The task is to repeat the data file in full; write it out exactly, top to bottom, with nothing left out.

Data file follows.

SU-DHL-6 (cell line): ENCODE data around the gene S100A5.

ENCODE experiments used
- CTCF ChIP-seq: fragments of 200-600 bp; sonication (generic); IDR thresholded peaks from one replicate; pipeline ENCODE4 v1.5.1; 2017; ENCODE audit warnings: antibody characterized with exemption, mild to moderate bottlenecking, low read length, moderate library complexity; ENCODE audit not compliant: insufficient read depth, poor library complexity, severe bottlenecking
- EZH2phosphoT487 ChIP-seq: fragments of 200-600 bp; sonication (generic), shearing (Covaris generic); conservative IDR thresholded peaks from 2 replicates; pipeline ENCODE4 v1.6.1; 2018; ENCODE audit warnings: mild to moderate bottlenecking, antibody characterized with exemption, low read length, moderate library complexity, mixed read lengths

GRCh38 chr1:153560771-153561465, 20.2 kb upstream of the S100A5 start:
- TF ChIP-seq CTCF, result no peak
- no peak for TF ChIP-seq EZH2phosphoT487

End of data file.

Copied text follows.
SU-DHL-6 (cell line): ENCODE data around the gene S100A5.

ENCODE experiments used
- CTCF ChIP-seq: fragments of 200-600 bp; sonication (generic); IDR thresholded peaks from one replicate; pipeline ENCODE4 v1.5.1; 2017; ENCODE audit warnings: antibody characterized with exemption, mild to moderate bottlenecking, low read length, moderate library complexity; ENCODE audit not compliant: insufficient read depth, poor library complexity, severe bottlenecking
- EZH2phosphoT487 ChIP-seq: fragments of 200-600 bp; sonication (generic), shearing (Covaris generic); conservative IDR thresholded peaks from 2 replicates; pipeline ENCODE4 v1.6.1; 2018; ENCODE audit warnings: mild to moderate bottlenecking, antibody characterized with exemption, low read length, moderate library complexity, mixed read lengths

GRCh38 chr1:153560771-153561465, 20.2 kb upstream of the S100A5 start:
- TF ChIP-seq CTCF, result no peak
- no peak for TF ChIP-seq EZH2phosphoT487